O: Were you aware of it in the context of hip hop DJ’s scratching? Were you trying to mimic that? SM-Not really the scratching side of that, that come a bit later but it was probably around the time that electro was big, so it was all more cut up beats. We were doing lots of editing with the pause button and splicing the tape and making it jump. Then from there it was like “how do we do this scratching thing?.” Lime bought an old disco set up, proper mobile DJ set up and we actually managed to get inside the built in mixer and we cut the wires to the audio, fixed some buttons to the mixer, so we had like a transformer button…That’s back in probably 198/1988 we did that.
O: Were you playing Hip hop at this stage?
SM: I was playing house as well, I was introduced to house music in 1986. I remember being around at Lime’s, he’d been up to London and he came back like “Matt you gotta hear this tune” and it was Marshall Jefferson’s Move Your Body and we was like “yeah, that sounds wicked” its called house music, and that was it. Then all of a sudden UK people wanted to start making this house music that was coming over from America, but we were so influenced by the hip hop as well that it ended up gelling together. Artists like Shut Up And dance were big into the hip hop stuff in the early days. The natural thing was to blend it with house music. Then we came up with the UK sound.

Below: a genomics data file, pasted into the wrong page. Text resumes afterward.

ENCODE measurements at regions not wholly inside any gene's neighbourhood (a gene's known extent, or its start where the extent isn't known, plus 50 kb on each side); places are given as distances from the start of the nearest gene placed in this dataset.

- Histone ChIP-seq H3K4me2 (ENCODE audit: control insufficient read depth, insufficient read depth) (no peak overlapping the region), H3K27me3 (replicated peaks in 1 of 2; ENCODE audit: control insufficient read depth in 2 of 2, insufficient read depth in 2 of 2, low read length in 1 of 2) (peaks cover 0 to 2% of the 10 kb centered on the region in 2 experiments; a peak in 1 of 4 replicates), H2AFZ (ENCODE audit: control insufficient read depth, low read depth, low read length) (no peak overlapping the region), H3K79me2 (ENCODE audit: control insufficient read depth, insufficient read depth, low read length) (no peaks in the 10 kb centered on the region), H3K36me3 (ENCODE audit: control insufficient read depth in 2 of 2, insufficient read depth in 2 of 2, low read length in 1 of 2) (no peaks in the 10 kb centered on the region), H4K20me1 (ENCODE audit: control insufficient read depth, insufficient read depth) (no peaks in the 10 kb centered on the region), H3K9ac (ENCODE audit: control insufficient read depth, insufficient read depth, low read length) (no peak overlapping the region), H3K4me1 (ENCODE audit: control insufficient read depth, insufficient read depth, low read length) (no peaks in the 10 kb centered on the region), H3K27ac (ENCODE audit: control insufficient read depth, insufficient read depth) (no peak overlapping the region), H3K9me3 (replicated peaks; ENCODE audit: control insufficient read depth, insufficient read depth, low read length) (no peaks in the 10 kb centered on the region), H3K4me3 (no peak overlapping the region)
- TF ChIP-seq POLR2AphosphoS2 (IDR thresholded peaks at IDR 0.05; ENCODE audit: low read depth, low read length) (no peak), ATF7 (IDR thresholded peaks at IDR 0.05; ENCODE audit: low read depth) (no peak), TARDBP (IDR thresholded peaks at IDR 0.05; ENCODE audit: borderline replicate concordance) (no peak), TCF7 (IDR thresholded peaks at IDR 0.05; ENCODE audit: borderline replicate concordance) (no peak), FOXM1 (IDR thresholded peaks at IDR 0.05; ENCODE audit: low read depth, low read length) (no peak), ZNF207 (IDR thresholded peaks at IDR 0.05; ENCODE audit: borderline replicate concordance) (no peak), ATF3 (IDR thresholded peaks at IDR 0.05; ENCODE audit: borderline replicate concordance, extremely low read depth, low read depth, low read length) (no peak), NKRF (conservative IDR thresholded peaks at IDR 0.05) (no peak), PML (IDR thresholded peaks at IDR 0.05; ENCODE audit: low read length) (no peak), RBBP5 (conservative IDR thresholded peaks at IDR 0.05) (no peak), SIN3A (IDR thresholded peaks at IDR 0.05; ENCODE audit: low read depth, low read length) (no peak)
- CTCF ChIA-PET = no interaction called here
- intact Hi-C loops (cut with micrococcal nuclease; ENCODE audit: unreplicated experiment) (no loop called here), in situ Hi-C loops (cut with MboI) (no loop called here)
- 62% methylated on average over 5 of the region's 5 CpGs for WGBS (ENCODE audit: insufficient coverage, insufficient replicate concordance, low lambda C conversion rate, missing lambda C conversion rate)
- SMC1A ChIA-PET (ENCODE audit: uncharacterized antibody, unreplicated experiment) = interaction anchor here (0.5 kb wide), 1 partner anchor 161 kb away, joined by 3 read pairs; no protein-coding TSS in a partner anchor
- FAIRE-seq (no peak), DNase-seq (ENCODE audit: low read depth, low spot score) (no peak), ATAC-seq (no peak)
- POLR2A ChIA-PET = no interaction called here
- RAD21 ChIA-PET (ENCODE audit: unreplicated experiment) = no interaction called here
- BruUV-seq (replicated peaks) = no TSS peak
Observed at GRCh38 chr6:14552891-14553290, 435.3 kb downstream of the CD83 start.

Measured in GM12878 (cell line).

O: That’s when the music started to change around the late 80's early 90’s from acid house to hardcore...
SM: …and then the break beat came into it...I think that’s where it got bigger… and a different type of people started to make the music as well. It suddenly became more accessible, you could go and buy an Akai sampler for £800 and an Atari computer and make your own music. In 1990 we bought our 1st set up and started to make music in our rooms and that’s what a lot of people were doing. It wasn't going to a proper studio and doing it the conventional way, it was like “right I’ve got a big record collection around me” what we gonna sample….put some of the Hip hop in with the house music.